The Sonics also made another addition by subtraction when guard Flip Murray, the darling during last season's hot start, went on the injured list after playing only nine minutes in this season's opener. (He returned to active duty last Saturday.) Though a gifted scorer, Murray is a Sam Cassell--style guard: Hold the ball, hold the ball, shoot the ball. Last year his reluctance to share the rock led to some tension, in particular with Barry. In this season's crisp-passing, European-flavored offense there is no place for me-firsting. McMillan has made clear: If Murray won't fit in, he will be sittin'.
The team's early success has also been the product of a clear offensive pecking order, which is as follows: Allen (23.8 points per game), then Lewis (21.0), then everybody else. That everybody else includes Fortson, he of the Belushi-esque samurai sideburns and ponytail. Acquired from Dallas for center Calvin Booth in an off-season trade, he embodies the Sonics' new ethos of muscularity in the paint: They ranked second in rebounding differential through Sunday (+3.2 per game) after finishing 26th a year ago (-3.4). Fortson rumbles around the half-court offense like a bumper car, slamming into opponents as he sets (occasionally legal) screens to spring shooters. He then plows toward the basket, where he has an uncanny knack for timing offensive rebounds, which he either tips in or otherwise takes to the hoop in the least graceful manner possible--think construction worker attempting a jet�--usually drawing a foul. (Not a bad thing, since in addition to averaging 6.8 rebounds in only 18.4 minutes at week's end, he was shooting 85.5% from the line.)
Fortson's frontcourt mates, Reggie Evans, Nick Collison and Jerome James, are equally ungainly. They flail, they fall, they cut through the D with all the ease of a blunt knife through sirloin. But they board a lot, shoot judiciously and provide constant defensive intensity. "Those big guys," says Allen, "are the key to the whole thing."
The Sonics' offense is a beautiful symbiosis between goons and shooters. In the first quarter against the Mavericks, Fortson went for an offensive board and then tumbled to the ground in a heap with Dallas forward Alan Henderson. While the Mavs cleared the rebound, Fortson got his leg tangled up with Henderson's--accidentally, of course--pinning him to the ground and causing Nelson to turn red in anger. When a Mav misfired at the other end, Ridnour sent the ball the length of the court to the slow-to-rise Fortson, who, despite having a one-on-one, kicked it back out to a trailing Radmanovic, who drained a wide-open three-pointer. Total team ball.
The Sonics' softness in recent years was hard to accept for McMillan, who as a Seattle guard from 1986 to '98 was known for his defensive tenacity. Forced last season to resort to trapping, he now uses the speedy Ridnour to harass opposing point guards--another reason he's starting--and a rotation of bigs, all of whom, as Allen puts it, "know how to use their fouls." These Sonics can extend, pressure the ball and play better weakside D. "We were always able to score, but last year we weren't playing any defense," says Lewis, who fingers himself as one of the culprits. "Instead of taking two, three games off, now I'm coming out every night. This year everybody's buying into it."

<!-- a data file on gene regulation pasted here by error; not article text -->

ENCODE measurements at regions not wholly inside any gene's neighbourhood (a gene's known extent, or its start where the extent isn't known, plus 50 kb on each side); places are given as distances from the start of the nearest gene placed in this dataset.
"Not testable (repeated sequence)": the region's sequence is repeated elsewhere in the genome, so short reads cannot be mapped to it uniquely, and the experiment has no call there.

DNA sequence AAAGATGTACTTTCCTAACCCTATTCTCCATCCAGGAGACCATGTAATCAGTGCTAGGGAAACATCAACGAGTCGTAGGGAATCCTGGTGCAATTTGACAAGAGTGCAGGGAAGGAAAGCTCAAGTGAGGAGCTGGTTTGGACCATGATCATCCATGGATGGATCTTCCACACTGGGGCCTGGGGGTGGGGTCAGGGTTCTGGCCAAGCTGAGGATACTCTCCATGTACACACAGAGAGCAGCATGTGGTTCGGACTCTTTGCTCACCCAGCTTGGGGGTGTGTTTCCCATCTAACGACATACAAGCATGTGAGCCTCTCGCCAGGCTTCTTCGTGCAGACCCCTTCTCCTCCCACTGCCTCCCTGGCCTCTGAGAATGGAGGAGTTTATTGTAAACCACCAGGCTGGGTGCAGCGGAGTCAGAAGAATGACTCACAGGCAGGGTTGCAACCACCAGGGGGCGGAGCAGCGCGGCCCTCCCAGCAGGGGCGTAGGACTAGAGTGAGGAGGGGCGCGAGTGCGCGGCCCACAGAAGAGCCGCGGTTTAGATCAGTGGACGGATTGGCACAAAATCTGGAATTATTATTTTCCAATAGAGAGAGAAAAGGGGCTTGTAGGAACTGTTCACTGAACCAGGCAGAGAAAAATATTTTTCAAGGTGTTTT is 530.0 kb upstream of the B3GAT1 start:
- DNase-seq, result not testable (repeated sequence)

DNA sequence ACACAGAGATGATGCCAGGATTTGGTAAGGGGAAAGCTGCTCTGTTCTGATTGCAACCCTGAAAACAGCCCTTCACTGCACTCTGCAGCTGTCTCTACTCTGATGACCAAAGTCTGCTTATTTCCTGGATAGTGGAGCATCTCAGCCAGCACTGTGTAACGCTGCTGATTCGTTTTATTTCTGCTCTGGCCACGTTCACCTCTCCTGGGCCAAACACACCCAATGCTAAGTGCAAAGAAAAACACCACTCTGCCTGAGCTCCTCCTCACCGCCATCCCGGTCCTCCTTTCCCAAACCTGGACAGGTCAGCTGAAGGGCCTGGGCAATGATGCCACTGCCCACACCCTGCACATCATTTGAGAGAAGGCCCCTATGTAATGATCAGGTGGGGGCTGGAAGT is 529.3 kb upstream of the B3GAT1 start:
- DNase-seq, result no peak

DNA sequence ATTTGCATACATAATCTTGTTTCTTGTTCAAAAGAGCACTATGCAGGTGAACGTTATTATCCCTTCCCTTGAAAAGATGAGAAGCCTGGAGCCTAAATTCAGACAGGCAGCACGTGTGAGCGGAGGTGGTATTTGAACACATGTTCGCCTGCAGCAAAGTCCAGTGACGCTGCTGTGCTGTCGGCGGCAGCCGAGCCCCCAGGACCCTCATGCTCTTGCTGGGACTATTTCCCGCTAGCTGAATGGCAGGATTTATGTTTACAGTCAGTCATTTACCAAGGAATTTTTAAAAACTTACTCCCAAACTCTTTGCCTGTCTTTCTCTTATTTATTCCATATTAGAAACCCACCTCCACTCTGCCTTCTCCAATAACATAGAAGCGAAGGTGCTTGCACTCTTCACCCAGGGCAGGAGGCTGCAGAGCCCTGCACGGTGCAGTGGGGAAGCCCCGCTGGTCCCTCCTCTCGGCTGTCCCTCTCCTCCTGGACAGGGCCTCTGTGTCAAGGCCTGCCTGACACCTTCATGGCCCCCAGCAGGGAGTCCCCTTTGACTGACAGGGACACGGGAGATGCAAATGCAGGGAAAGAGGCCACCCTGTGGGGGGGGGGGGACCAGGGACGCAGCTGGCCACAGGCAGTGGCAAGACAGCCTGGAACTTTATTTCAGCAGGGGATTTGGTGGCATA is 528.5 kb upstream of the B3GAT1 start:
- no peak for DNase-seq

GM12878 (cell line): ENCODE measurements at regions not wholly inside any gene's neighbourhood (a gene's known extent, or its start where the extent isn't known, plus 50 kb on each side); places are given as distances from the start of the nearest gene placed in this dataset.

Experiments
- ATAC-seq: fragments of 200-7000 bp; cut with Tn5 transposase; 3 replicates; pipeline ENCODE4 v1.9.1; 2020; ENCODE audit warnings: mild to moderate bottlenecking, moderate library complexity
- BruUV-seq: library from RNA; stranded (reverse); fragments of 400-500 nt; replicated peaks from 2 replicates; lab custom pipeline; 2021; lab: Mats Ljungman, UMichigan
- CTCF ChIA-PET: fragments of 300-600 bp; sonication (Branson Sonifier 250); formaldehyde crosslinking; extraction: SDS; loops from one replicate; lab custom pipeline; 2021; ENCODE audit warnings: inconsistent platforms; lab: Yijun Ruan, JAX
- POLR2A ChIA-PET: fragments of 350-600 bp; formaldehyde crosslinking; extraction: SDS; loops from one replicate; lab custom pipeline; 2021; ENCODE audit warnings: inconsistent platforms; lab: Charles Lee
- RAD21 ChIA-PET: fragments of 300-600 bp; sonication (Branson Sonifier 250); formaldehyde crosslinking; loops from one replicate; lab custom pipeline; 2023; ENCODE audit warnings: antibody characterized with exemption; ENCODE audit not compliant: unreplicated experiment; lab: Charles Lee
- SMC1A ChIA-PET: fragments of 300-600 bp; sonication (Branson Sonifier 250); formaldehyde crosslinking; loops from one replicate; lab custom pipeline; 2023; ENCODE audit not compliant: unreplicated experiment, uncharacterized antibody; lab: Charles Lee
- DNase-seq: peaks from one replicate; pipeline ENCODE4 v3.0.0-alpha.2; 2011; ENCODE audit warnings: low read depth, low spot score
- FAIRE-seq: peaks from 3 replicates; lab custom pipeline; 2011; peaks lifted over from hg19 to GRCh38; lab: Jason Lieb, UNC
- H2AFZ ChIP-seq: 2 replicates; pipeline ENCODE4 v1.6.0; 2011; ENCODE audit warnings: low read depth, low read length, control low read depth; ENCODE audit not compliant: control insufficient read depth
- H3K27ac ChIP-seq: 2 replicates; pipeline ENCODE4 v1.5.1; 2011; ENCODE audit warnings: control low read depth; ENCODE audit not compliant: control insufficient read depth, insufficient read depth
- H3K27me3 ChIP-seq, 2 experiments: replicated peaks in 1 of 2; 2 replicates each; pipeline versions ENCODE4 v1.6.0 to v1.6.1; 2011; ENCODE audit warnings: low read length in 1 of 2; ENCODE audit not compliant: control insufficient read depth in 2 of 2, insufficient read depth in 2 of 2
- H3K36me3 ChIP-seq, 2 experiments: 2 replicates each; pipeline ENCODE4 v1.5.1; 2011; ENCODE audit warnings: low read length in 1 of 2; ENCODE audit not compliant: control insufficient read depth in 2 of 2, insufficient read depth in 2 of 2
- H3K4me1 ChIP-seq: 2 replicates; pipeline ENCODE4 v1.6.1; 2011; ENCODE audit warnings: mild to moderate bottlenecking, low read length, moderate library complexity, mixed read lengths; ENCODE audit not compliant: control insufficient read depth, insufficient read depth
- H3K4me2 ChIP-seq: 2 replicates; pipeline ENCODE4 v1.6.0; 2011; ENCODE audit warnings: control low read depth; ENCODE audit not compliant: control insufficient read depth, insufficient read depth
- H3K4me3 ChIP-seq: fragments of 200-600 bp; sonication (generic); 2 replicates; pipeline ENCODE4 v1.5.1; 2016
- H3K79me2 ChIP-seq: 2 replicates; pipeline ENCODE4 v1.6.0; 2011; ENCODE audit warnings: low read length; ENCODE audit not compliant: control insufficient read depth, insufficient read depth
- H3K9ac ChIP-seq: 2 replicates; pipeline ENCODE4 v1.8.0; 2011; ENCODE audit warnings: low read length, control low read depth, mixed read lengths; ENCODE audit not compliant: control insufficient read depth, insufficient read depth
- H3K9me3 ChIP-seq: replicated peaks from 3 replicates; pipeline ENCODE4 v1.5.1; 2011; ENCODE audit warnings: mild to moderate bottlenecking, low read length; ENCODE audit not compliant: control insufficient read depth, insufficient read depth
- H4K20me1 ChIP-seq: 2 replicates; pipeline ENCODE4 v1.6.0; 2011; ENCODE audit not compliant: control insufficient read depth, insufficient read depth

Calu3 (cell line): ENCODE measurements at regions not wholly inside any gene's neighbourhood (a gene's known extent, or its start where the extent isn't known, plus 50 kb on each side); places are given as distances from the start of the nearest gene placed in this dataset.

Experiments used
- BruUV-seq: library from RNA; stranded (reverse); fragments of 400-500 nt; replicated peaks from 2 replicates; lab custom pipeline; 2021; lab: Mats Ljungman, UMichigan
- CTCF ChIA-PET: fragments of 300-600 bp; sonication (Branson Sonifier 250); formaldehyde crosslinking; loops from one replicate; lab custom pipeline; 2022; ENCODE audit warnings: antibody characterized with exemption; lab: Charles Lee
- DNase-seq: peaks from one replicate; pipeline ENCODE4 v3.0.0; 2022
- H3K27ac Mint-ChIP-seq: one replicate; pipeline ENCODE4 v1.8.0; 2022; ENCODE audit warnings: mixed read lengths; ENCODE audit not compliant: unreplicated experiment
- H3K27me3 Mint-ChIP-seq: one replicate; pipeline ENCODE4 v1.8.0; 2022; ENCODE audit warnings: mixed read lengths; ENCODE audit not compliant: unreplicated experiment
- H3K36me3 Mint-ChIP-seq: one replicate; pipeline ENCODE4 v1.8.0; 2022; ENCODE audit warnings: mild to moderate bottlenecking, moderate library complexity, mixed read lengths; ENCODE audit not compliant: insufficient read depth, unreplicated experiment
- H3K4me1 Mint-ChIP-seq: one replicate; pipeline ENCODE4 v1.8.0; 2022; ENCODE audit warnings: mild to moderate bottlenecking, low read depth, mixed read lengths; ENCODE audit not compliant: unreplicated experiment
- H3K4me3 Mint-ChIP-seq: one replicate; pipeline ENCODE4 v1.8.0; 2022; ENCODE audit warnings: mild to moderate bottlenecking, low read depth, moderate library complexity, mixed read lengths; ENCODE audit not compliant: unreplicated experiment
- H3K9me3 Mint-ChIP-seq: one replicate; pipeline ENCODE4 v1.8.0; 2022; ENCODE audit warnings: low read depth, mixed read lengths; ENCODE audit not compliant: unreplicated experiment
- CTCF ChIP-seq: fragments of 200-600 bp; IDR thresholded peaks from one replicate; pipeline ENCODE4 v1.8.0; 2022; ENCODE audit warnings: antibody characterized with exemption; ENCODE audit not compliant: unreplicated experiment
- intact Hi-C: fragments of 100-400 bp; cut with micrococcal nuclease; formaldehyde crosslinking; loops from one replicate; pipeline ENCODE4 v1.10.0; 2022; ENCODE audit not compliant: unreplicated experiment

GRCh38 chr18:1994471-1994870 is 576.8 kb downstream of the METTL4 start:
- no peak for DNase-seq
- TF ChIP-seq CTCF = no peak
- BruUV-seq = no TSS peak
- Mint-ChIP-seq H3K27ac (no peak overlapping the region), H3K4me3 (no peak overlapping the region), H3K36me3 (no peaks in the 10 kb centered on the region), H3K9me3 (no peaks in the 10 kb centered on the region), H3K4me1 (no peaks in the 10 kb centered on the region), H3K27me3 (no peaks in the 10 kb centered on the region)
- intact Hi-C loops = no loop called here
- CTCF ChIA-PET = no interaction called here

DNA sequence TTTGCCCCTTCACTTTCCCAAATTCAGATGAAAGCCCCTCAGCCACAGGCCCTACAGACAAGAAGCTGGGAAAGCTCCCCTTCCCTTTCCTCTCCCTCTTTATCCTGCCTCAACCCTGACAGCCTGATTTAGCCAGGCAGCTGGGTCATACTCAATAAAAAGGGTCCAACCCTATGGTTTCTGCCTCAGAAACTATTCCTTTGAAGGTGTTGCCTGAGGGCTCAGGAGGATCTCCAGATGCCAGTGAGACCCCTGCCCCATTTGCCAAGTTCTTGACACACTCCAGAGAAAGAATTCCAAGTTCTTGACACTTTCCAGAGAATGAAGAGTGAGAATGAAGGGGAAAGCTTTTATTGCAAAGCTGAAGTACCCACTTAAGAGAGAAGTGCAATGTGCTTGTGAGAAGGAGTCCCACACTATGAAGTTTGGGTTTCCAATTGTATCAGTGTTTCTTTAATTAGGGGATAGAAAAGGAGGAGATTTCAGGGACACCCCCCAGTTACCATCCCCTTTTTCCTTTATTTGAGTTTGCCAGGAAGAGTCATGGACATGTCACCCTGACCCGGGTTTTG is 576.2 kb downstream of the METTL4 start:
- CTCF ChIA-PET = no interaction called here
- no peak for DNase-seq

The start has been redemptive for McMillan, who had been in danger of losing his job for the better part of a year. (His contract expires at the end of the season, and Sund says the team won't talk about a new deal until then.) A stoic perfectionist, McMillan figured that things would work out if he just stuck to his principles--"playing the game the right way, respecting it and our opponents," as he puts it. McMillan is very close to his older brother Randy, whom he heard from him after the Texas trip. "He's a pretty strong guy," says Nate, "but he was talking, and then the phone went silent. I thought I heard him sniffling. I couldn't believe it. He got emotional because he'd heard his younger brother talk about what he wanted to do and then seen it actually happen. He said, 'They're playing like you.'"
At their best the Sonics are, as Sund calls them, "a combination of the Mavericks and the Pistons," able to shoot, pass and defend. Still, they are a young team--no player is over 30--built to contend in a year or two, not now. The test will come when they lose three in a row or someone is thinking more about his next contract than the teammate who's open in the corner. Even if the Sonics keep their cool, there are other questions. Can a team without an inside presence win in the playoffs? What happens when the shooters go cold?
For now the team and its fans are still getting used to the idea that such questions about the postseason may soon apply to the Sonics. As the Key Arena announcer said somewhat incredulously while the crowd filed out on Saturday, "Thanks for coming to see your Sonics, who are still in first place."